That is a great thing to make sure you have in your business plan, that your business will be built around those real customer wants. Do not make callous assumptions, or statements like "I know what people want", "People are going to love this", and so on.
Remember the proverbial expression 'not seeing the wood for the trees'? You need to see the 'wood' first, then delve in and start examining the individual 'trees', meaning the individual items which you will be breaking down later. So a great point is to make sure that you have that overarching vision - and if you cannot find one, then maybe it is an indication that you are obsessing on a few technical aspects that do not necessarily make up a whole business as you had imagined it.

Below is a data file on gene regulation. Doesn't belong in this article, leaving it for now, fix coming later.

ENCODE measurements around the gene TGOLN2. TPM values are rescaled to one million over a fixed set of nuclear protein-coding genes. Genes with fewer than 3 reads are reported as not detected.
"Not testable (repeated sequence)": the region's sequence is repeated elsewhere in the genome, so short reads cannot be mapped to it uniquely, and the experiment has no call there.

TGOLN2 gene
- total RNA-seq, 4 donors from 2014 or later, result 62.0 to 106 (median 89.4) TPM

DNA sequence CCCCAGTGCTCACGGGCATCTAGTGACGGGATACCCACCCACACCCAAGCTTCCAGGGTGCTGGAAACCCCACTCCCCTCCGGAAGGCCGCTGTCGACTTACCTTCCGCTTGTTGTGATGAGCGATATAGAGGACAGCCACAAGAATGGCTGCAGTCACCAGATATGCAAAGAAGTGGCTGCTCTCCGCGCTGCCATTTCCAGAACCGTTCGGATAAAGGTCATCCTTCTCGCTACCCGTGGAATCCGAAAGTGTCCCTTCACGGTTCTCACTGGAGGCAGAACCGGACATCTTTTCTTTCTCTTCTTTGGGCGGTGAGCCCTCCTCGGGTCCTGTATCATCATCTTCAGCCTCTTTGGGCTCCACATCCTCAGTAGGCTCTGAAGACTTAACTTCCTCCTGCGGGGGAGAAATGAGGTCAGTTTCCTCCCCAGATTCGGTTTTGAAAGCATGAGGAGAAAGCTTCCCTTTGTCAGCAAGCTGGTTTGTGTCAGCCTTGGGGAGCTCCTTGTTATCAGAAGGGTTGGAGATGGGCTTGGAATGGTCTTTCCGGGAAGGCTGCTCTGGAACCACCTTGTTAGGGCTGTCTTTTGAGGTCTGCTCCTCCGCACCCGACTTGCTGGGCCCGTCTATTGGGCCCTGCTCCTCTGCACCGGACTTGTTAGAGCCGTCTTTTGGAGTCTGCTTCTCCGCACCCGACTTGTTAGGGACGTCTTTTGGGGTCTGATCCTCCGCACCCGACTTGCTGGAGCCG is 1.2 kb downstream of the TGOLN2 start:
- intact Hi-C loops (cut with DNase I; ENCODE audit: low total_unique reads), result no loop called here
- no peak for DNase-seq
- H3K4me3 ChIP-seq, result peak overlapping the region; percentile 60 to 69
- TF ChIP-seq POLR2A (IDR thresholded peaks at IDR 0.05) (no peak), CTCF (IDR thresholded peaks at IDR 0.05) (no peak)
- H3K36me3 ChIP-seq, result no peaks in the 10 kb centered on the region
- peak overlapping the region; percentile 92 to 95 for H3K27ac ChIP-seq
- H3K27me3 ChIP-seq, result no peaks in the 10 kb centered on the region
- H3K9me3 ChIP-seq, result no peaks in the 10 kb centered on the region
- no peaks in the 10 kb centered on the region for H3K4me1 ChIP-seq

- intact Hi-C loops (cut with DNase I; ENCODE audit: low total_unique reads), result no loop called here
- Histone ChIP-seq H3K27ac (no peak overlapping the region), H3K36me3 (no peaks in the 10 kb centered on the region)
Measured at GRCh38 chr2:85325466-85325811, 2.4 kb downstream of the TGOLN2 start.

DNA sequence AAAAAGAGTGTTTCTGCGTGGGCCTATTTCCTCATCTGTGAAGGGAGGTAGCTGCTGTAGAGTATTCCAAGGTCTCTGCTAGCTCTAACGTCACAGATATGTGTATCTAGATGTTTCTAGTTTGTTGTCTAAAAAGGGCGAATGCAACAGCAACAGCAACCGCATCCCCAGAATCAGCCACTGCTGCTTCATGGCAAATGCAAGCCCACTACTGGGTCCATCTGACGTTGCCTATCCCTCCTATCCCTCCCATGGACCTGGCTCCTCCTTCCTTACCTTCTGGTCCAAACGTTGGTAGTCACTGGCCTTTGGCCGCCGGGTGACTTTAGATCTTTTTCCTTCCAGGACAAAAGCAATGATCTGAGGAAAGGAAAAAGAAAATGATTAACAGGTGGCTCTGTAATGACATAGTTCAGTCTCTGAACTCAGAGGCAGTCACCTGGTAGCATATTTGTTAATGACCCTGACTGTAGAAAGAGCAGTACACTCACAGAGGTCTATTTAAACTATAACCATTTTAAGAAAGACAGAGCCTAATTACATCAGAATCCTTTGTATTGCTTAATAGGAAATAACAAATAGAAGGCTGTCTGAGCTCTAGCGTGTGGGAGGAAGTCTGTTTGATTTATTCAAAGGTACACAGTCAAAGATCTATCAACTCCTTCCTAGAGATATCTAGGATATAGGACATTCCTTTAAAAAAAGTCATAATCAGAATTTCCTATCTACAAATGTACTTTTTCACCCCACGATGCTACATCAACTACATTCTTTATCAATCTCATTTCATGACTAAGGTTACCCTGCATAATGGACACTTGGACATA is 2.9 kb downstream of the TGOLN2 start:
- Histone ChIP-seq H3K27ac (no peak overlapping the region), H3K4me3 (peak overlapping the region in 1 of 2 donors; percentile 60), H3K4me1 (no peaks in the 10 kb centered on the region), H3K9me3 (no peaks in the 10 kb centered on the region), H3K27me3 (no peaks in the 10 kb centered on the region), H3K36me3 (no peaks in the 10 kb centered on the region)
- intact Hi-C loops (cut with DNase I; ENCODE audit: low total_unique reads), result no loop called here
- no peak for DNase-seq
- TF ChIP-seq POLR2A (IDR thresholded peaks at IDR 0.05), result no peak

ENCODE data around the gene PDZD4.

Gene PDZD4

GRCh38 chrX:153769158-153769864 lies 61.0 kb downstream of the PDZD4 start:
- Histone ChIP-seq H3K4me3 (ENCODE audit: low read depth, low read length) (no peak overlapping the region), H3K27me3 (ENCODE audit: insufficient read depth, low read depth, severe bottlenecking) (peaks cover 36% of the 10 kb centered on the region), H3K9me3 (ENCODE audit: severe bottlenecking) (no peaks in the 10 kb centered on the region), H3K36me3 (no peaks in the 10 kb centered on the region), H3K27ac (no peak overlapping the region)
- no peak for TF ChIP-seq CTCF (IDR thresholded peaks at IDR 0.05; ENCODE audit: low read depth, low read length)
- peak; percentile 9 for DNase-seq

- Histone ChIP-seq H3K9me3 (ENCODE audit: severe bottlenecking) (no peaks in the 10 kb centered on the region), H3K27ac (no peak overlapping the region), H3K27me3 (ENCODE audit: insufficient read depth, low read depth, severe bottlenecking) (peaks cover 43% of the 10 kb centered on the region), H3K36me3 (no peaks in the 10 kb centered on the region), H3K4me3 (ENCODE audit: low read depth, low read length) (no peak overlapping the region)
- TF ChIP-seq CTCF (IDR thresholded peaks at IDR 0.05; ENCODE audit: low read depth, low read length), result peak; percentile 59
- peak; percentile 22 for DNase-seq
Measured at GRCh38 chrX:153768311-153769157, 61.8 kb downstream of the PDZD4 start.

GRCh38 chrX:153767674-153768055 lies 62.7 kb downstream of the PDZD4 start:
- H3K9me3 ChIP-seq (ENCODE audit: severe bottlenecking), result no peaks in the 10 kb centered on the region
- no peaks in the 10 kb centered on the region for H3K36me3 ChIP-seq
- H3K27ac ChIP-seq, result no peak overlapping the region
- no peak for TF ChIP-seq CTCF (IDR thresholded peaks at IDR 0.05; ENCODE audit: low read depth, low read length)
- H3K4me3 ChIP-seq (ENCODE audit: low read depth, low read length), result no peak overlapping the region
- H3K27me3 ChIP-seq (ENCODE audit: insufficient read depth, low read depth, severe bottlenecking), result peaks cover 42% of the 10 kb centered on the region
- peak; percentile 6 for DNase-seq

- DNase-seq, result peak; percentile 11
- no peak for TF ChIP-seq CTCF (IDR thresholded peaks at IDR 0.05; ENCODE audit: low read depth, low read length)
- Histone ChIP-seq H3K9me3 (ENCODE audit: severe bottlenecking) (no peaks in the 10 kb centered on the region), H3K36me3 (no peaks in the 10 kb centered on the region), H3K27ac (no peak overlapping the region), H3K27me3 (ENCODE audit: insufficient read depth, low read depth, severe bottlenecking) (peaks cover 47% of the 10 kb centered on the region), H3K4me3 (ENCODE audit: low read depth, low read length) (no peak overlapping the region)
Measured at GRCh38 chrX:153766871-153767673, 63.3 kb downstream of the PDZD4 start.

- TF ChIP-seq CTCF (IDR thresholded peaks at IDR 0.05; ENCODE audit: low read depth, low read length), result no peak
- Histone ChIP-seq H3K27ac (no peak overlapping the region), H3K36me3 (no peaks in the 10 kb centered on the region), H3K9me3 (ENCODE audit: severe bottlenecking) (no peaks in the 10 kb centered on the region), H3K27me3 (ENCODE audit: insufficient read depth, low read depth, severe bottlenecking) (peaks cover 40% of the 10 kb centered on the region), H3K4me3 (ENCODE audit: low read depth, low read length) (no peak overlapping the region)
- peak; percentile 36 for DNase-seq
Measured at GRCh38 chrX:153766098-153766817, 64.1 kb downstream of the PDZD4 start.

You can concentrate so much on essential financials and supply logistics, but overlook other issues like marketing or opening times. By showing the plan to someone you trust, they can have a look and see what might be missing or worth developing more. Getting that valuable second opinion on how robust your idea is will put you in a much better position to start and keep going successfully.
Whether it is travel, study, cooking or any other activity involving a process, planning is usually the first step. The same holds true for business. Business plans are probably more important than the business itself. For example, the plan for a house is more important than the house itself, though it is the house that people remember and not the plan. But the house wouldn't stand without the plan, would it?.